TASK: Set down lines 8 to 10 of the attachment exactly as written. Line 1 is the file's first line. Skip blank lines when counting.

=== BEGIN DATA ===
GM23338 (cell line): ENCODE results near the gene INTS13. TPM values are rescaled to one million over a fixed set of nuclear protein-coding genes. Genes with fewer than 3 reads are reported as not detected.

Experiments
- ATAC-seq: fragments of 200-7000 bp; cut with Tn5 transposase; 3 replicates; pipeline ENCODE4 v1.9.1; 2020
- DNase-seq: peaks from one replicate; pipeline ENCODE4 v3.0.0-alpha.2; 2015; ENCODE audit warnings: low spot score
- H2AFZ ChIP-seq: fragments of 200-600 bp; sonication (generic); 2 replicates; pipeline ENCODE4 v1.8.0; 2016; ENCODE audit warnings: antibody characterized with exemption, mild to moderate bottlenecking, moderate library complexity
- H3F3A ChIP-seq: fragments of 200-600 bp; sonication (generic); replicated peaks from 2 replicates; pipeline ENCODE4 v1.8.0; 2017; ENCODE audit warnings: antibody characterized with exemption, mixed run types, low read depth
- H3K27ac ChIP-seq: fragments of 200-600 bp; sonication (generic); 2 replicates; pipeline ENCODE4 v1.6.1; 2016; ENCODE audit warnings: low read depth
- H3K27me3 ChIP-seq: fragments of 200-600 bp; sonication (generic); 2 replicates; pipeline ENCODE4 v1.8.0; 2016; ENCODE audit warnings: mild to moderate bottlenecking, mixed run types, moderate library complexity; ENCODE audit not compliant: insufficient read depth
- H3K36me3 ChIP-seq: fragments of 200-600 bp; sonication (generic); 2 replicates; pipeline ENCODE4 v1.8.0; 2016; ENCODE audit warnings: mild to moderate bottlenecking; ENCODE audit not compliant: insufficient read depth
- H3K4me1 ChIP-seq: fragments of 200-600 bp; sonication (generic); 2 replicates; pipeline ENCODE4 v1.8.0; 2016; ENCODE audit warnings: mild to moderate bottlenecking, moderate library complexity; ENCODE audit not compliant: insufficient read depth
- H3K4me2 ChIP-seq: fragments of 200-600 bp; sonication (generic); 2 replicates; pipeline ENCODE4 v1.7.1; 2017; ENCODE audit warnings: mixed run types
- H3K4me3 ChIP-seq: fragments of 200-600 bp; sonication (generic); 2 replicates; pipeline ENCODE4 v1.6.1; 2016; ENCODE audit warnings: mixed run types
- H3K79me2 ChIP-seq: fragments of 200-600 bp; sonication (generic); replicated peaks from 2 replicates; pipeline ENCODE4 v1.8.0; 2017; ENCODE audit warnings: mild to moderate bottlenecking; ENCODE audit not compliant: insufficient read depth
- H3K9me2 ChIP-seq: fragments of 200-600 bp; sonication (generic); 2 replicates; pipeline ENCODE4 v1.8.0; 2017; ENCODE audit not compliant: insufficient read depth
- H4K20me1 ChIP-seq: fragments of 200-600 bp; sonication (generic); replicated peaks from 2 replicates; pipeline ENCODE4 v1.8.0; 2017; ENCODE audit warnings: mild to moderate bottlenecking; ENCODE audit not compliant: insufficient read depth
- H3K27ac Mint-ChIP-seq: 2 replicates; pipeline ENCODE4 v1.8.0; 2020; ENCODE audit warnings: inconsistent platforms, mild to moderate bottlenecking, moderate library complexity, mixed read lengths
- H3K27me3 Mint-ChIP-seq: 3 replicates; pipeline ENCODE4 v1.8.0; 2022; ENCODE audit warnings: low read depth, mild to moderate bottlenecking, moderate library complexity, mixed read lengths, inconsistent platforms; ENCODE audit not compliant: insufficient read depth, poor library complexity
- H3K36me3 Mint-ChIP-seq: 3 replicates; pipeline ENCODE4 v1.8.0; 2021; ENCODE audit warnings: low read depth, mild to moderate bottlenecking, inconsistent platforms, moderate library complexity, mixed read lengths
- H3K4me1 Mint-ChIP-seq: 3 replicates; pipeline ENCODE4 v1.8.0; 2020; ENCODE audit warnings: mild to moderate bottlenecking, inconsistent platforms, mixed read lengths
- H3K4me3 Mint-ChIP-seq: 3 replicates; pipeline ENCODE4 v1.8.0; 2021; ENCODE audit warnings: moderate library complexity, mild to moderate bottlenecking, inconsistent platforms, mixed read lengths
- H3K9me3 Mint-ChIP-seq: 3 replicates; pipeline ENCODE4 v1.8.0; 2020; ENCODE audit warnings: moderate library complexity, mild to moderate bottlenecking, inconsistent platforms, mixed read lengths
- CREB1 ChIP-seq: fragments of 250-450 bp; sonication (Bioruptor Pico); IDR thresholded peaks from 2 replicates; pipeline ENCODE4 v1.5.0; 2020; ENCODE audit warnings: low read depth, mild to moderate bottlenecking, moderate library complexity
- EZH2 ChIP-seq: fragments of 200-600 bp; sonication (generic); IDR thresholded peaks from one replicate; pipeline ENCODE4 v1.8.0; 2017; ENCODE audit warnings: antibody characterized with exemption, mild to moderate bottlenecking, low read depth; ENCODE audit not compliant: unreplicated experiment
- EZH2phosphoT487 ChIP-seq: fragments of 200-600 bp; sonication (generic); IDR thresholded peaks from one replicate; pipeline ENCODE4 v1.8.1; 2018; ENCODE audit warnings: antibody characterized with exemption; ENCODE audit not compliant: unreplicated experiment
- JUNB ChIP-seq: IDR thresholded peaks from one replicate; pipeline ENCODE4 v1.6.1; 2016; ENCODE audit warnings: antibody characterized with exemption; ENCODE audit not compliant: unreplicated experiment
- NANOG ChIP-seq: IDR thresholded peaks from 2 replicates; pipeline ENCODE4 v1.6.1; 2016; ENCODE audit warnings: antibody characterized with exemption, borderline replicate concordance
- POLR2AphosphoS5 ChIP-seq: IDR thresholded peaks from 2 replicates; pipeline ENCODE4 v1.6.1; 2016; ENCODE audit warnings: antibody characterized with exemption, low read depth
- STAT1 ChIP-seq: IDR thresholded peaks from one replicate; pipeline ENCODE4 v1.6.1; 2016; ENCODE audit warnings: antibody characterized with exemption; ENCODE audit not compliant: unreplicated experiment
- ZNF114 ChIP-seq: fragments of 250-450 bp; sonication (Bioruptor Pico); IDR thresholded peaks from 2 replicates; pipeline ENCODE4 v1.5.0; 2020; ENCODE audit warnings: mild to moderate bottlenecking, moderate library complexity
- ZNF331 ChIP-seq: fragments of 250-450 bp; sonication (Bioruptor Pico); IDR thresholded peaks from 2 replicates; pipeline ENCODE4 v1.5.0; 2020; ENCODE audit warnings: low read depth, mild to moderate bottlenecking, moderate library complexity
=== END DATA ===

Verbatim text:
- H3K27me3 ChIP-seq: fragments of 200-600 bp; sonication (generic); 2 replicates; pipeline ENCODE4 v1.8.0; 2016; ENCODE audit warnings: mild to moderate bottlenecking, mixed run types, moderate library complexity; ENCODE audit not compliant: insufficient read depth
- H3K36me3 ChIP-seq: fragments of 200-600 bp; sonication (generic); 2 replicates; pipeline ENCODE4 v1.8.0; 2016; ENCODE audit warnings: mild to moderate bottlenecking; ENCODE audit not compliant: insufficient read depth
- H3K4me1 ChIP-seq: fragments of 200-600 bp; sonication (generic); 2 replicates; pipeline ENCODE4 v1.8.0; 2016; ENCODE audit warnings: mild to moderate bottlenecking, moderate library complexity; ENCODE audit not compliant: insufficient read depth